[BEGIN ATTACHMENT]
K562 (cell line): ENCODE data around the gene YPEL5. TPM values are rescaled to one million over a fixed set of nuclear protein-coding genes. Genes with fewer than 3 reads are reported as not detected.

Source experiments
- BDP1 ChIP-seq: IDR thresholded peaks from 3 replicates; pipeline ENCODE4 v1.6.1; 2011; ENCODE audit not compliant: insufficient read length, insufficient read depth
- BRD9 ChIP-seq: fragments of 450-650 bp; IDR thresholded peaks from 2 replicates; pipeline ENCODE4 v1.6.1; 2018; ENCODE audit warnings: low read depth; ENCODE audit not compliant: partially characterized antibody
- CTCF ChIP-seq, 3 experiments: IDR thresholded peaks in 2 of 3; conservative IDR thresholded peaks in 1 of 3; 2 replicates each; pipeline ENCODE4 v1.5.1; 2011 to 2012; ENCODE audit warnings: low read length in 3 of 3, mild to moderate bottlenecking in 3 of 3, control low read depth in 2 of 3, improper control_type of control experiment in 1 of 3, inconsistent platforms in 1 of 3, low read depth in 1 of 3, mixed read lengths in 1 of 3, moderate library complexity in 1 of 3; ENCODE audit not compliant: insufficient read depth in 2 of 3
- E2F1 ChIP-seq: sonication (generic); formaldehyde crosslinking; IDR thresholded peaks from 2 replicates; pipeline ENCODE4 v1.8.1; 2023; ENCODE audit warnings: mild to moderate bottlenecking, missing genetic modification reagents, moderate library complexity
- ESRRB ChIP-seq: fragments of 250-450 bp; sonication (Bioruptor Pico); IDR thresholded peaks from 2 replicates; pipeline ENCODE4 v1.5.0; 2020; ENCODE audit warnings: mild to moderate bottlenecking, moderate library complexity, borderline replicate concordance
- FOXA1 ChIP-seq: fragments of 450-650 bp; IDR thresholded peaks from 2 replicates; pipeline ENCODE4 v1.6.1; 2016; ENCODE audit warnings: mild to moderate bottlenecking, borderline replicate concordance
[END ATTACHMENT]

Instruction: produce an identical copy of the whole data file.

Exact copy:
K562 (cell line): ENCODE data around the gene YPEL5. TPM values are rescaled to one million over a fixed set of nuclear protein-coding genes. Genes with fewer than 3 reads are reported as not detected.

Source experiments
- BDP1 ChIP-seq: IDR thresholded peaks from 3 replicates; pipeline ENCODE4 v1.6.1; 2011; ENCODE audit not compliant: insufficient read length, insufficient read depth
- BRD9 ChIP-seq: fragments of 450-650 bp; IDR thresholded peaks from 2 replicates; pipeline ENCODE4 v1.6.1; 2018; ENCODE audit warnings: low read depth; ENCODE audit not compliant: partially characterized antibody
- CTCF ChIP-seq, 3 experiments: IDR thresholded peaks in 2 of 3; conservative IDR thresholded peaks in 1 of 3; 2 replicates each; pipeline ENCODE4 v1.5.1; 2011 to 2012; ENCODE audit warnings: low read length in 3 of 3, mild to moderate bottlenecking in 3 of 3, control low read depth in 2 of 3, improper control_type of control experiment in 1 of 3, inconsistent platforms in 1 of 3, low read depth in 1 of 3, mixed read lengths in 1 of 3, moderate library complexity in 1 of 3; ENCODE audit not compliant: insufficient read depth in 2 of 3
- E2F1 ChIP-seq: sonication (generic); formaldehyde crosslinking; IDR thresholded peaks from 2 replicates; pipeline ENCODE4 v1.8.1; 2023; ENCODE audit warnings: mild to moderate bottlenecking, missing genetic modification reagents, moderate library complexity
- ESRRB ChIP-seq: fragments of 250-450 bp; sonication (Bioruptor Pico); IDR thresholded peaks from 2 replicates; pipeline ENCODE4 v1.5.0; 2020; ENCODE audit warnings: mild to moderate bottlenecking, moderate library complexity, borderline replicate concordance
- FOXA1 ChIP-seq: fragments of 450-650 bp; IDR thresholded peaks from 2 replicates; pipeline ENCODE4 v1.6.1; 2016; ENCODE audit warnings: mild to moderate bottlenecking, borderline replicate concordance